Physical evaluation of the scheme has been possible by a system of monitoring. Profiles from the dune to approximately 1000 m offshore, at approximately 500 m intervals have been measured annually (or more frequently) since 1977. Measurement has been by land survey to wading depth and echo sounding offshore; repeated analysis has shown the accuracy to be ±3 cm on land and ±10 cm at sea. Checks on survey accuracy are given by rods fixed in the seabed along 16 of the survey lines. For key areas, more detailed information has been added through more closely spaced survey and remote sensing. Spatial information system software has placed this detailed information into digital terrain models of the beach and nearshore zone (Noyce 1993). Comparison of successive models of the same areas shows gain and loss in 'surface difference maps', as well as allowing calculation of sand volume change. In this way it has been possible to judge the vulnerability of certain beaches coming into the winter storm season, the response to replenishment, and to infer the movement of major sand bodies.

The results have yielded some surprising insights. For example, it appears that seagrass loss in the zone 500-1000 m offshore, which occurred mainly in the 1970s (as a result of wastewater pollution), has led to the mobilisation of seafloor sands (to a depth of <0.3 m). This sand appears to have moved inshore in the late 1980s (DENR 1997). For example, the sediment budget for the inner seabed from North Glenelg to the Torrens River outlet shows, after allowance for replenishment and littoral drift, an unexplained annual gain of 25 000 m3/km from 1989 to 1996. The seagrass beds immediately offshore have receded and the surface lowered, but the link is not proven. A 'once-off' offshore source for the excess sand means that the level of replenishment to date has been less successful than was previously thought, implying larger quantities of sand may be needed to maintain the beaches in the future. At the far north end of the metropolitan beach, a very large accumulation of sand and sea- grass fibre (of 150 000 m3/year) cannot be explained by drift and replenishment activity, but could be accounted for by loss from adjacent and updrift former seagrass meadows.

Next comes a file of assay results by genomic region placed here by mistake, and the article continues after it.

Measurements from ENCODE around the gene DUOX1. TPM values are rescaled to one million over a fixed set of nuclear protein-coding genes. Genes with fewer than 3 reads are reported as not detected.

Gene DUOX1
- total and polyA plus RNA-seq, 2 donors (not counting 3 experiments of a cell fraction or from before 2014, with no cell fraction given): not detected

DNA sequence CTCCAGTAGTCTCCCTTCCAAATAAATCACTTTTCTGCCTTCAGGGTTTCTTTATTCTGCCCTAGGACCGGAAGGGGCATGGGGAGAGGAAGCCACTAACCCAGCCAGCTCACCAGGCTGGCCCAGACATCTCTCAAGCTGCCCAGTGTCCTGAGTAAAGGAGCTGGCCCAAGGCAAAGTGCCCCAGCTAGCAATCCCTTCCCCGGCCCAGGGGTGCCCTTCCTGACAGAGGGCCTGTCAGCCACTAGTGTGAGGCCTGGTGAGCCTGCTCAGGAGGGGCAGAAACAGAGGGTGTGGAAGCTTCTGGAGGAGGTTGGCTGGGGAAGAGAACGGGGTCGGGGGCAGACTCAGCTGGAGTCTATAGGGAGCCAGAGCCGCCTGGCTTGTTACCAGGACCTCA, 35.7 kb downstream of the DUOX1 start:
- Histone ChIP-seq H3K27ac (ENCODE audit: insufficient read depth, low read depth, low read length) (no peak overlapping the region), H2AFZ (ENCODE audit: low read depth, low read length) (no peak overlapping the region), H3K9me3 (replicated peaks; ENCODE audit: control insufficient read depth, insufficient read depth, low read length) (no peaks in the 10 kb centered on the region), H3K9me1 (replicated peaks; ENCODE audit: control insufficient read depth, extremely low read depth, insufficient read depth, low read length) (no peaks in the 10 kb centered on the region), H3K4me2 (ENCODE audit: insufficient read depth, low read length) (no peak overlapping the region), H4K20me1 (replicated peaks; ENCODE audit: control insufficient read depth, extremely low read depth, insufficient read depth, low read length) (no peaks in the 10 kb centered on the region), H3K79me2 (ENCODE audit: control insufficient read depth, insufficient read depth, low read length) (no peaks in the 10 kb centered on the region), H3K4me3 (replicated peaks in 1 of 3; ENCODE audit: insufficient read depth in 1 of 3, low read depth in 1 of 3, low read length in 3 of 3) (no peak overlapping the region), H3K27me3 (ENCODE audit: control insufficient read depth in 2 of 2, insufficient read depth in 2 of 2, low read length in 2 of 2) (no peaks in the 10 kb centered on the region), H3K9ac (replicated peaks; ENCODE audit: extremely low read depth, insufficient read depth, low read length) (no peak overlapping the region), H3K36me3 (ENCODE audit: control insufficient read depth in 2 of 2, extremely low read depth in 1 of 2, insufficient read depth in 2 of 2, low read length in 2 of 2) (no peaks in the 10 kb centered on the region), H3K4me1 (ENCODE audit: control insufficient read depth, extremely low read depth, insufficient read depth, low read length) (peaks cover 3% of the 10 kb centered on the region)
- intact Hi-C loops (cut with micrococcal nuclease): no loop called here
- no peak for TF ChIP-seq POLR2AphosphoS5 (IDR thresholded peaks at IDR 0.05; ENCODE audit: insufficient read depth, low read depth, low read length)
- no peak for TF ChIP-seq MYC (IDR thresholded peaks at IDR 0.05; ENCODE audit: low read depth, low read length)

There is no doubt, however, that the increased water depth in the offshore profile and the removal of the damping effect of seagrasses has increased wave energy reaching the beaches, accelerated littoral drift and increased storm erosion. This surprising change would not have been detected but for the ongoing monitoring scheme, and underlines the importance of keeping a record of environmental management actions.

 
<<   CONTENTS   >>

Related topics